24 Facts About Islamic world


Terms Muslim world and Islamic world commonly refer to the Islamic community, which is known as the Ummah.

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The age is traditionally understood to have begun during the reign of the Abbasid caliph Harun al-Rashid with the inauguration of the House of Wisdom in Baghdad, where scholars from various parts of the Islamic world sought to translate and gather all the known Islamic world's knowledge into Arabic, and to have ended with the collapse of the Abbasid caliphate due to Mongol invasions and the Siege of Baghdad in 1258.

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One of the common definitions for "Islamic world philosophy" is "the style of philosophy produced within the framework of Islamic world culture.

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Islamic world's writings were concerned with various subjects, most notably philosophy and medicine.

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Islamic world was a critic of Aristotelian logic and founder of Avicennian logic, developed the concepts of empiricism and tabula rasa, and distinguished between essence and existence.

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Islamic world philosophers continued making advances in philosophy through to the 17th century, when Mulla Sadra founded his school of Transcendent theosophy and developed the concept of existentialism.

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Some most famous scientists from the medieval Islamic world include Jabir ibn Hayyan, al-Farabi, Abu al-Qasim al-Zahrawi, Ibn al-Haytham, Al-Biruni, Avicenna, Nasir al-Din al-Tusi, and Ibn Khaldun.

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The emergence of major economic empires with technological resources after the conquests of Timur and the resurgence of the Timurid Renaissance include the Mali Empire and the India's Bengal Sultanate in particular, a major global trading nation in the Islamic world, described by the Europeans to be the "richest country to trade with".

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Muslim engineers in the Islamic world made a number of innovative industrial uses of hydropower, and early industrial uses of tidal power and wind power, fossil fuels such as petroleum, and early large factory complexes.

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Ghaznavids' rule was succeeded by the Ghurid Empire of Muhammad of Ghor and Ghiyath al-Din Muhammad, whose reigns under the leadership of Muhammad bin Bakhtiyar Khalji extended until the Bengal, where Indian Islamic world missionaries achieved their greatest success in terms of dawah and number of converts to Islam.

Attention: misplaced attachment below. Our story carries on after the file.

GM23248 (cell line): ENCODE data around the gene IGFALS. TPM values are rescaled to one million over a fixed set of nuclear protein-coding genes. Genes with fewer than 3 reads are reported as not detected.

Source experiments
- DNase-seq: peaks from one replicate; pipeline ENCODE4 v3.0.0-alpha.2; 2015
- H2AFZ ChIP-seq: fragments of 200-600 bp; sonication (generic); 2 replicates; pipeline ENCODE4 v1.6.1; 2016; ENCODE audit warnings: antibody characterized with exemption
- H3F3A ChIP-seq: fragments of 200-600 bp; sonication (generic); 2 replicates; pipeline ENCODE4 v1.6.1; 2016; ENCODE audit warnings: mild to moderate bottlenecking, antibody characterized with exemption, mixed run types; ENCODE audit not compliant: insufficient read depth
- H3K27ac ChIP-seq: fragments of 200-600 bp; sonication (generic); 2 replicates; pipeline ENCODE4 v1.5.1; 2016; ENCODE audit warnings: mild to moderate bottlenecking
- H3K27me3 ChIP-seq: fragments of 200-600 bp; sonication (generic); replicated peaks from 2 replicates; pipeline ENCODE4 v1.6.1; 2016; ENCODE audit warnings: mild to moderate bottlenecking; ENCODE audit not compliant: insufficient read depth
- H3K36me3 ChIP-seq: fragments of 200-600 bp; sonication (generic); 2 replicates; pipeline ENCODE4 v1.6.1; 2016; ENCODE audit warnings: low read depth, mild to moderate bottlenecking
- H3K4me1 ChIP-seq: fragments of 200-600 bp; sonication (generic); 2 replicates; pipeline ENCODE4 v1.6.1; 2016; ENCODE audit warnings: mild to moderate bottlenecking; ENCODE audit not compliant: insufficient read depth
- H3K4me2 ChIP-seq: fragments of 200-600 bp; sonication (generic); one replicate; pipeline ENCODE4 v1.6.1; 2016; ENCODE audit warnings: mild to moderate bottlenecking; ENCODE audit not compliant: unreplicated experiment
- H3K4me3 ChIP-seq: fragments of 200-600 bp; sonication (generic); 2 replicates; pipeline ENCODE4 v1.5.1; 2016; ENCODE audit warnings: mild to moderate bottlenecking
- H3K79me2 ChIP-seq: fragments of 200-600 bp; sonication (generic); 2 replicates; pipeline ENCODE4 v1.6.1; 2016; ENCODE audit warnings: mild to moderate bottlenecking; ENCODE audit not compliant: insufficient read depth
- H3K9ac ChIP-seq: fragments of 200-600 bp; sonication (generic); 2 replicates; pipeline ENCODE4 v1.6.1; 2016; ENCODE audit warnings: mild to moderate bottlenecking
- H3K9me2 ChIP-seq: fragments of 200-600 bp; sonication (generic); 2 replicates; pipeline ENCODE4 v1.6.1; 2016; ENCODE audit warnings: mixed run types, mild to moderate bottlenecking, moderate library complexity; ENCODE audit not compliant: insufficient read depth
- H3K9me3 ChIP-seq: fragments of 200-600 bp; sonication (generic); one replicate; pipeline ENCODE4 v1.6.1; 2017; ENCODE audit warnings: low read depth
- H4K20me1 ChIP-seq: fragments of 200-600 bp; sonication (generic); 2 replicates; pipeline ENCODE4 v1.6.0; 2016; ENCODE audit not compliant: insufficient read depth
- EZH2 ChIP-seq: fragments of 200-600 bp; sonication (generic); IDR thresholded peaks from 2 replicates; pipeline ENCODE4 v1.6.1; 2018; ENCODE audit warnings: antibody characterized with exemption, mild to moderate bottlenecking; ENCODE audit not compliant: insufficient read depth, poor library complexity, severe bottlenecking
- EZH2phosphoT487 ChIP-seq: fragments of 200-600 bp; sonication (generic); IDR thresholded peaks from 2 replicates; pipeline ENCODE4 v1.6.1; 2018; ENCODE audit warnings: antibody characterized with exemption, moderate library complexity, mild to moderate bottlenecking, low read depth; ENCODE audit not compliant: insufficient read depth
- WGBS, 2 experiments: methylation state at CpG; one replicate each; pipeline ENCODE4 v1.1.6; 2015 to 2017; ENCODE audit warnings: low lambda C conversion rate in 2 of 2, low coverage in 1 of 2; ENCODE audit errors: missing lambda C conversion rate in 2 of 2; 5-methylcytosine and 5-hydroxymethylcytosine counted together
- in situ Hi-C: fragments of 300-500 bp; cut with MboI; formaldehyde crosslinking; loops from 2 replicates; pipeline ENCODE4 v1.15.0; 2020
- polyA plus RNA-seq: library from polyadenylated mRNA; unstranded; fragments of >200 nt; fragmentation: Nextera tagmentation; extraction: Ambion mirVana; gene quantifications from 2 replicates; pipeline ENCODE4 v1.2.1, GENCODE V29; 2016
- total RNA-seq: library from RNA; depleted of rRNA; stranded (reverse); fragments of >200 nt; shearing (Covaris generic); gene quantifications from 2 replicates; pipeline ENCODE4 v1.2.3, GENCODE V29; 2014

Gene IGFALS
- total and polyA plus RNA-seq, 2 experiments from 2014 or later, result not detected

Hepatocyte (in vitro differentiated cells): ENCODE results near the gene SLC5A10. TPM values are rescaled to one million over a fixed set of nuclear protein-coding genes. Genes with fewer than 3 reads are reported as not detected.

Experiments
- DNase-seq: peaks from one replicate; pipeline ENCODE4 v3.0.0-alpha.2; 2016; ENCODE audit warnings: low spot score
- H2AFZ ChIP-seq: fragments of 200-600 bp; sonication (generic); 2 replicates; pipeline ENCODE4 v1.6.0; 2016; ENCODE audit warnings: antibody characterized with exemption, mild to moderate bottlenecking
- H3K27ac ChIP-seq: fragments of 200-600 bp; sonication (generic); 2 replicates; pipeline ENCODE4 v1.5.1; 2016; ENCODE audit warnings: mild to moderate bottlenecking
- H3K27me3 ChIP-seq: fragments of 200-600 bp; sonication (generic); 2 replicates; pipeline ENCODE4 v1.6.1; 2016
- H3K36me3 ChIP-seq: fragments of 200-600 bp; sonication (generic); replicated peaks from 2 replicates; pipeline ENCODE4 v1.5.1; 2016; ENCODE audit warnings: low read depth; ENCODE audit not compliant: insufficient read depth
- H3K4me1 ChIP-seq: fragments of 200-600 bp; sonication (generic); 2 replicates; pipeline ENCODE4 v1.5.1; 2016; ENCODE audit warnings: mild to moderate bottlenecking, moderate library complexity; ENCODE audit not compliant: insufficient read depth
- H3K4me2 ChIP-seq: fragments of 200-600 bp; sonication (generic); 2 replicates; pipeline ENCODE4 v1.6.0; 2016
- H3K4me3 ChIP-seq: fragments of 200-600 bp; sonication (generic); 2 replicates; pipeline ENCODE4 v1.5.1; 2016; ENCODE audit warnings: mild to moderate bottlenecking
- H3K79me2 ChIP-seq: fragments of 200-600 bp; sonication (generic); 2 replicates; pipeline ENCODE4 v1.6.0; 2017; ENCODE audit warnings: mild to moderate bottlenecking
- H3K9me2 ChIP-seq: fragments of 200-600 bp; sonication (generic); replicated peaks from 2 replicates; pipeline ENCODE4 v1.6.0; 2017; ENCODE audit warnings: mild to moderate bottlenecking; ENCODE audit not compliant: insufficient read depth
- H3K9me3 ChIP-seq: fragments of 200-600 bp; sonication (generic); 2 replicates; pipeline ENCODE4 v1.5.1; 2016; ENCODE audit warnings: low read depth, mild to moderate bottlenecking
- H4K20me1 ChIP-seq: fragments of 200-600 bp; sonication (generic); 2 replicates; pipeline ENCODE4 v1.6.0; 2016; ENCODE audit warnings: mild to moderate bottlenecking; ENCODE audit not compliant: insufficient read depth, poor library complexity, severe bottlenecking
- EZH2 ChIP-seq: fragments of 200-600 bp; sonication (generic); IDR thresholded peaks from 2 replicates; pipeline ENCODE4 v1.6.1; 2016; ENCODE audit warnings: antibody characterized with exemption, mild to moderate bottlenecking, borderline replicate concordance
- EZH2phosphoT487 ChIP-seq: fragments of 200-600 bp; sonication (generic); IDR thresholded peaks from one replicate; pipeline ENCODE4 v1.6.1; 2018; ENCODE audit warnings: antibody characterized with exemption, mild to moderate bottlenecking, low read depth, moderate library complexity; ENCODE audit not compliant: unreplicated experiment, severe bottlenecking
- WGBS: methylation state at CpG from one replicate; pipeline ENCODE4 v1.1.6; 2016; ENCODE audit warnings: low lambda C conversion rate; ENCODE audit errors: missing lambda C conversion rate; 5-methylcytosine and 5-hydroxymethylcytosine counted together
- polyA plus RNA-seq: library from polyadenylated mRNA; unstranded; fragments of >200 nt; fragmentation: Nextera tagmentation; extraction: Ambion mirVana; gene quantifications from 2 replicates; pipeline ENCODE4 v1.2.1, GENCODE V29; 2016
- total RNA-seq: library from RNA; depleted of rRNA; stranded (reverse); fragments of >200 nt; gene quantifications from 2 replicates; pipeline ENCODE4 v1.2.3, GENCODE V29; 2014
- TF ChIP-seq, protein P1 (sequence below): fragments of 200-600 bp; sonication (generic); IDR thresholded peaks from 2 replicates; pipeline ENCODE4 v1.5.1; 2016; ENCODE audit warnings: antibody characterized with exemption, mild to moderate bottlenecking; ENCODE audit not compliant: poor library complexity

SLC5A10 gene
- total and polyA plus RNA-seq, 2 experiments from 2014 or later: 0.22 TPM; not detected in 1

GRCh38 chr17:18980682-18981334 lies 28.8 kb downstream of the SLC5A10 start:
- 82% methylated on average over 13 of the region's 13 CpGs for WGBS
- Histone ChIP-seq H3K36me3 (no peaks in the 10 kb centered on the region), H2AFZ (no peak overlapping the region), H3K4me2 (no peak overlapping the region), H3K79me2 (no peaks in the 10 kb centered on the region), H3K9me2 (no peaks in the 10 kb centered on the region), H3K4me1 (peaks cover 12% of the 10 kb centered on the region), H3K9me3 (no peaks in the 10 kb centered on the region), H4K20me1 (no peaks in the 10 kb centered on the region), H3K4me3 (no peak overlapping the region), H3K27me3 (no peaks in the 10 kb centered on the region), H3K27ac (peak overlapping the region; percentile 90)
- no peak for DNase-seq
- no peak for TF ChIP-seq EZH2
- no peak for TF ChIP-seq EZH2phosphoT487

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The Times first documented the term "Muslim Islamic world" in 1912 when describing Pan-Islamism as a movement with power importance and cohesion born in Paris where Turks, Arabs and Persians congregated.

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Significant change in the Muslim Islamic world was the defeat and dissolution of the Ottoman Empire, to which the Ottoman officer and Turkish revolutionary statesman Mustafa Kemal Ataturk had an instrumental role in ending and replacing it with the Republic of Turkey, a modern, secular democracy (see Abolition of the Ottoman sultanate).

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Islamic world complained that American churches served as centers of community social life that were "very hard [to] distinguish from places of fun and amusement".

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Islamic world argued that the values of the Enlightenment and its related precursor, the Scientific Revolution, "denies or suspends God's sovereignty on earth" and argued that strengthening "Islamic character"was needed "to abolish the negative influences of jahili life.

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Islamic world states have adopted Islam as the ideological foundation of state and constitution.

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The Islamic world law exists in a number of variations, called schools of jurisprudence.

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The Islamic world encompasses a wide geographic area historically ranging from western Africa and Europe to eastern Asia.

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Islamic world calligraphy is an omnipresent decoration in Islamic world art, and is usually expressed in the form of Quranic verses.

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Islamic world calligraphy is the artistic practice of handwriting and calligraphy, in the languages which use Arabic alphabet or the alphabets derived from it.

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Development of Islamic world calligraphy is strongly tied to the Qur'an; chapters and excerpts from the Qur'an are a common and almost universal text upon which Islamic world calligraphy is based.

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However, Islamic world calligraphy is not limited to strictly religious subjects, objects, or spaces.

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The prevalence of calligraphy in Islamic world art is not directly related to its non-figural tradition; rather, it reflects the centrality of the notion of writing and written text in Islam.

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Islamic world calligraphy represented for amulet of sailors in the Ottoman Empire.

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Hijri calendar, known in English as the Muslim calendar and Islamic world calendar, is a lunar calendar consisting of 12 lunar months in a year of 354 or 355 days.

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